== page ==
- Mikey Dickerson, site reliability manager at Google 2006-13, administrator U.S. Digital Service 2014-present. Dickerson also assisted with election day monitoring and modeling with Obama’s 2012 re-election campaign and helped repair the broken HealthCare.gov website.
At least 18 former Google employees work or have worked for the U.S. Digital Serviceand its General Services Administration sidekick, 18F. USDS operates under the Executive Office of the President, consulting on big federal information technology projects.
The door revolves
Scott Amey, general counsel for the Project on Government Oversight, a nonpartisan group that exposes abuses of power in government, said it’s hard to know for sure how more than 250 people moving between Google and the federal government since 2009 compares to other corporations, but “it sounds like it’s a very significant number.”
“It’s very hard to get information about the quantity of people who go in and out of government service,” Amey told Watchdog.org.
Google didn’t return an email seeking comment for this story.
Analysts at Google Transparency Project compiled the revolving-door data by using public information that includes lobby disclosure records, news stories, LinkedIn profiles and reports from Open Secrets. Campaign for Accountability notes the analysis is “an evolving representation of the scale of the revolving-door relationship between Google and government” rather than a comprehensive tally.
In other words, the total could be higher.
SCHMIDT: The Google chief executive
SCHMIDT: The Google executive chairman’s company Civis Analytics was a key ally of Obama during his re-election campaign.
The project’s analysis included affiliates of Google, such as YouTube, as well as key law firms and lobbyists.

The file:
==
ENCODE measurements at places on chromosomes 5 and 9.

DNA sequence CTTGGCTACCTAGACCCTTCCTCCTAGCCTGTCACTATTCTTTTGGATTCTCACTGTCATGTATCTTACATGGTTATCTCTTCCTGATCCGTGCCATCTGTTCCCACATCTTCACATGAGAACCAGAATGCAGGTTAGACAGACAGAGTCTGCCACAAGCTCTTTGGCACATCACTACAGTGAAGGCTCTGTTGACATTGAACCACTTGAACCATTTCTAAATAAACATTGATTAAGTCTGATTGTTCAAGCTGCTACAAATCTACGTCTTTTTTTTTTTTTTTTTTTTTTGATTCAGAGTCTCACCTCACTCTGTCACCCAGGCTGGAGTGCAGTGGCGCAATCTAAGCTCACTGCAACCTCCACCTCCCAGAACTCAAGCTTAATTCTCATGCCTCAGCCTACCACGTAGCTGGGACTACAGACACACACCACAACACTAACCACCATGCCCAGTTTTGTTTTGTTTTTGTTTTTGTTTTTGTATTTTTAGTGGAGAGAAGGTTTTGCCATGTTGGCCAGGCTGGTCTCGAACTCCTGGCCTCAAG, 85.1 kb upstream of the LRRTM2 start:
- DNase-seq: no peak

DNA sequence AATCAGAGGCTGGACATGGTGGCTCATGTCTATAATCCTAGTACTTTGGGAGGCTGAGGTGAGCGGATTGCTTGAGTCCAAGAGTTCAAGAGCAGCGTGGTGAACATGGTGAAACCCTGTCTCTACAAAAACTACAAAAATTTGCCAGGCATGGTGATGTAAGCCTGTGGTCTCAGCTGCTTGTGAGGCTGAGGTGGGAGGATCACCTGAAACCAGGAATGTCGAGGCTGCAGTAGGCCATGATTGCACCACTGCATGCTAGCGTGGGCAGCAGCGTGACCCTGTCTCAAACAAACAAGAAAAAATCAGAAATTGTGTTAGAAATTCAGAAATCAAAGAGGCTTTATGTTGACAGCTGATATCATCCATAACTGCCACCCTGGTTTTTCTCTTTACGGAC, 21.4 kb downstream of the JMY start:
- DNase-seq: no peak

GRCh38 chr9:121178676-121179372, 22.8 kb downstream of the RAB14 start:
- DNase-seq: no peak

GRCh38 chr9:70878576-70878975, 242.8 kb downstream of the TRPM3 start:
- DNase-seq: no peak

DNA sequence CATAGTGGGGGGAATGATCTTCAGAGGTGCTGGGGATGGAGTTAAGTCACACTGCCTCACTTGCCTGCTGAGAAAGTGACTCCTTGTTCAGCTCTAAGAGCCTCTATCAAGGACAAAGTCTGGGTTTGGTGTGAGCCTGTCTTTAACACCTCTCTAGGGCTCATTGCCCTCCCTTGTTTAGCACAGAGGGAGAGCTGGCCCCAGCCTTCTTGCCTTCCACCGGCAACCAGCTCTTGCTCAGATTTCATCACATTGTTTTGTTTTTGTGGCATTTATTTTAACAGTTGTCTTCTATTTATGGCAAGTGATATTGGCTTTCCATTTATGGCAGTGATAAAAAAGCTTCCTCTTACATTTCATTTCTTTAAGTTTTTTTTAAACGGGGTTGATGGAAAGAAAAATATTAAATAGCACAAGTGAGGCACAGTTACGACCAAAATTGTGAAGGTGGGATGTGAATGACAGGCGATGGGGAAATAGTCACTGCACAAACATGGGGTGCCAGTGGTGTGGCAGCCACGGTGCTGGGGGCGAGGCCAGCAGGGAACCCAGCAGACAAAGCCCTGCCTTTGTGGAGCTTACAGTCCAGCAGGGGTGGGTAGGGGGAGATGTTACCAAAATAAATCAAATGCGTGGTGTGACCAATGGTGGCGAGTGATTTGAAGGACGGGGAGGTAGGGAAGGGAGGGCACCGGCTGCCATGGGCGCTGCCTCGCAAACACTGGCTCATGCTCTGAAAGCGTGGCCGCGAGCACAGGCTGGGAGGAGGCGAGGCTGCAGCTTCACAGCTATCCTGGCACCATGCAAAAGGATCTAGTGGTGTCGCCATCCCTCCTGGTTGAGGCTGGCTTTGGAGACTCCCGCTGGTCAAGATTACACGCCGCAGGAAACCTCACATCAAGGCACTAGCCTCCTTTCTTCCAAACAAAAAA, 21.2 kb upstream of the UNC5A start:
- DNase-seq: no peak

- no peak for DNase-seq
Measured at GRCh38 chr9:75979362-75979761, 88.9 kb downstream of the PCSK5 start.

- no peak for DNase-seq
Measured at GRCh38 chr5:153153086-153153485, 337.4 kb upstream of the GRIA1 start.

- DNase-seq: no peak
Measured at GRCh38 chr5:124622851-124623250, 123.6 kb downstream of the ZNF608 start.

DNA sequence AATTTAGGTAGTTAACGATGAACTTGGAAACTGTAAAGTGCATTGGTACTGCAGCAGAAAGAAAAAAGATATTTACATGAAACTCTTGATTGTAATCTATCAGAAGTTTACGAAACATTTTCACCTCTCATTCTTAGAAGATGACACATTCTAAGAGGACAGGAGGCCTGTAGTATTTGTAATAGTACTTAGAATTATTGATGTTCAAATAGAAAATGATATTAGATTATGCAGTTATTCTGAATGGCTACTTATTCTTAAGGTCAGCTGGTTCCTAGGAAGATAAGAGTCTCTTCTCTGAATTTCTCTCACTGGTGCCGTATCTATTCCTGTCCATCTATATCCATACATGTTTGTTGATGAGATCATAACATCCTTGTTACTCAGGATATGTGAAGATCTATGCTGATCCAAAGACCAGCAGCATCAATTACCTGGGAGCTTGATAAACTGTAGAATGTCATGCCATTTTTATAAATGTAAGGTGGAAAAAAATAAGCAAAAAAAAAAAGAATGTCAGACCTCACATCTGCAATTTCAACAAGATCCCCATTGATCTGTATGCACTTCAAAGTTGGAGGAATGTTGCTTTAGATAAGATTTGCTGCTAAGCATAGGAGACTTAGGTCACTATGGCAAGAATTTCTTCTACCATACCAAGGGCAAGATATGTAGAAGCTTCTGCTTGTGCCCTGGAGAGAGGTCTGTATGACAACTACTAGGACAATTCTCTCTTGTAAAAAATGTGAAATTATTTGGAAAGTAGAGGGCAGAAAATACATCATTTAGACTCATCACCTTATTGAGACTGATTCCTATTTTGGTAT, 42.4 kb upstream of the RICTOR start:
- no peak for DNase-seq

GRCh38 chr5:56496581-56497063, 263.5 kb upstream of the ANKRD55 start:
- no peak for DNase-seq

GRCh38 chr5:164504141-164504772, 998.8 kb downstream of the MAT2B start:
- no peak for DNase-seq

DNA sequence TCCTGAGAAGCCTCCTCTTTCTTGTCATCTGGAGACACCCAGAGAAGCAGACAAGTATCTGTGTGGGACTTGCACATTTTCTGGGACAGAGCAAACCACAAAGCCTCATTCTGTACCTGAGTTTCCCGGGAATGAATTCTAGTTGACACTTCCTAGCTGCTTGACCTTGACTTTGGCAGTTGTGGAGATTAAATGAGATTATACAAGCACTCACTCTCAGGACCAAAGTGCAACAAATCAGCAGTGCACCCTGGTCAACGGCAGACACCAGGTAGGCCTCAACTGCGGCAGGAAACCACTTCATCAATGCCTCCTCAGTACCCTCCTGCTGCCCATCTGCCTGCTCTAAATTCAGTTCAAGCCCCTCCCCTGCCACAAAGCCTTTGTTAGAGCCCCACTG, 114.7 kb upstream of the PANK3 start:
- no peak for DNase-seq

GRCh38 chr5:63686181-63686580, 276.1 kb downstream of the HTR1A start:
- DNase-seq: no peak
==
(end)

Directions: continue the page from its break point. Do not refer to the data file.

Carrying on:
It also includes Civis Analytics, whose sole investor is Eric Schmidt, executive chairman of Google parent company Alphabet Inc.
At least 27 people who worked on Obama’s 2012 presidential re-election campaign went to work for Civis Analytics after the election. Google Transparency Project said “those employees are then deployed by the White House to work on President Obama’s top policy priorities.”
Those policies include federal technology acquisition reform, national security matters and health care reform – Civis Analytics employees worked with Google engineers to fix the broken HealthCare.gov website in 2013, Campaign for Accountability reports. Read the rest of this entry »
[VIDEO] Operation Choke Point Was Meant to Stop Fraud. So Why is the Program Going After Legitimate Business?Posted: September 6, 2015
The Government’s Secret War on Small Business
Banks are sending notices of account closure out to small businesses across the country, to clients they’ve done business with for years, even decades. The reason? They often don’t provide one.
But a growing number of business owners believe they know why they’re being cut off from the financial system. It’s Operation Choke Point, ostensibly an attempt to crack down on fraudulent businesses, but in reality a dragnet that has ensnared innocent entrepreneurs unfairly classified as “high-risk” players.